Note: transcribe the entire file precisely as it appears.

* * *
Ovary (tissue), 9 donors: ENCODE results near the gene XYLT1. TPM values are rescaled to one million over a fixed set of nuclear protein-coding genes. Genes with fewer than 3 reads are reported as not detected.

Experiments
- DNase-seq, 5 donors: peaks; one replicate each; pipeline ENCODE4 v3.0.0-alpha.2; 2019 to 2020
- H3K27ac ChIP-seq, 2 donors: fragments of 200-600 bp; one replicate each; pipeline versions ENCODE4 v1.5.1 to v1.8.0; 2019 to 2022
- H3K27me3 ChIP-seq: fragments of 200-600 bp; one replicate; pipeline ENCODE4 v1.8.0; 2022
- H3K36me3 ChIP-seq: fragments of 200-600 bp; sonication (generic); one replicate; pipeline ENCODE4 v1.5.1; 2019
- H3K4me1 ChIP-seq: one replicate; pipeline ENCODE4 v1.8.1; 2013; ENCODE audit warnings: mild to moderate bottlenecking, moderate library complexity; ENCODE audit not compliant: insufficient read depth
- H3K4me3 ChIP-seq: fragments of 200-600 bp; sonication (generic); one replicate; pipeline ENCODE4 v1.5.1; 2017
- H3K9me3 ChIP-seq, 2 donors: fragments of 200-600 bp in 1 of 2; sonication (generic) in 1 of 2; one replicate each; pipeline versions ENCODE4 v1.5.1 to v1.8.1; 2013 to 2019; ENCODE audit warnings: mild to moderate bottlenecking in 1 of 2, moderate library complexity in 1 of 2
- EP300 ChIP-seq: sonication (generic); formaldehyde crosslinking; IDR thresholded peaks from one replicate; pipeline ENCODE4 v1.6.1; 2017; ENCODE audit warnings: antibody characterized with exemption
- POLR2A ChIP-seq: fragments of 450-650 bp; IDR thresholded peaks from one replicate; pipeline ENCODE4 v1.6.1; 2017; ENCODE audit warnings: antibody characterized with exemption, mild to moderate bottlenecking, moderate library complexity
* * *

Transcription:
Ovary (tissue), 9 donors: ENCODE results near the gene XYLT1. TPM values are rescaled to one million over a fixed set of nuclear protein-coding genes. Genes with fewer than 3 reads are reported as not detected.

Experiments
- DNase-seq, 5 donors: peaks; one replicate each; pipeline ENCODE4 v3.0.0-alpha.2; 2019 to 2020
- H3K27ac ChIP-seq, 2 donors: fragments of 200-600 bp; one replicate each; pipeline versions ENCODE4 v1.5.1 to v1.8.0; 2019 to 2022
- H3K27me3 ChIP-seq: fragments of 200-600 bp; one replicate; pipeline ENCODE4 v1.8.0; 2022
- H3K36me3 ChIP-seq: fragments of 200-600 bp; sonication (generic); one replicate; pipeline ENCODE4 v1.5.1; 2019
- H3K4me1 ChIP-seq: one replicate; pipeline ENCODE4 v1.8.1; 2013; ENCODE audit warnings: mild to moderate bottlenecking, moderate library complexity; ENCODE audit not compliant: insufficient read depth
- H3K4me3 ChIP-seq: fragments of 200-600 bp; sonication (generic); one replicate; pipeline ENCODE4 v1.5.1; 2017
- H3K9me3 ChIP-seq, 2 donors: fragments of 200-600 bp in 1 of 2; sonication (generic) in 1 of 2; one replicate each; pipeline versions ENCODE4 v1.5.1 to v1.8.1; 2013 to 2019; ENCODE audit warnings: mild to moderate bottlenecking in 1 of 2, moderate library complexity in 1 of 2
- EP300 ChIP-seq: sonication (generic); formaldehyde crosslinking; IDR thresholded peaks from one replicate; pipeline ENCODE4 v1.6.1; 2017; ENCODE audit warnings: antibody characterized with exemption
- POLR2A ChIP-seq: fragments of 450-650 bp; IDR thresholded peaks from one replicate; pipeline ENCODE4 v1.6.1; 2017; ENCODE audit warnings: antibody characterized with exemption, mild to moderate bottlenecking, moderate library complexity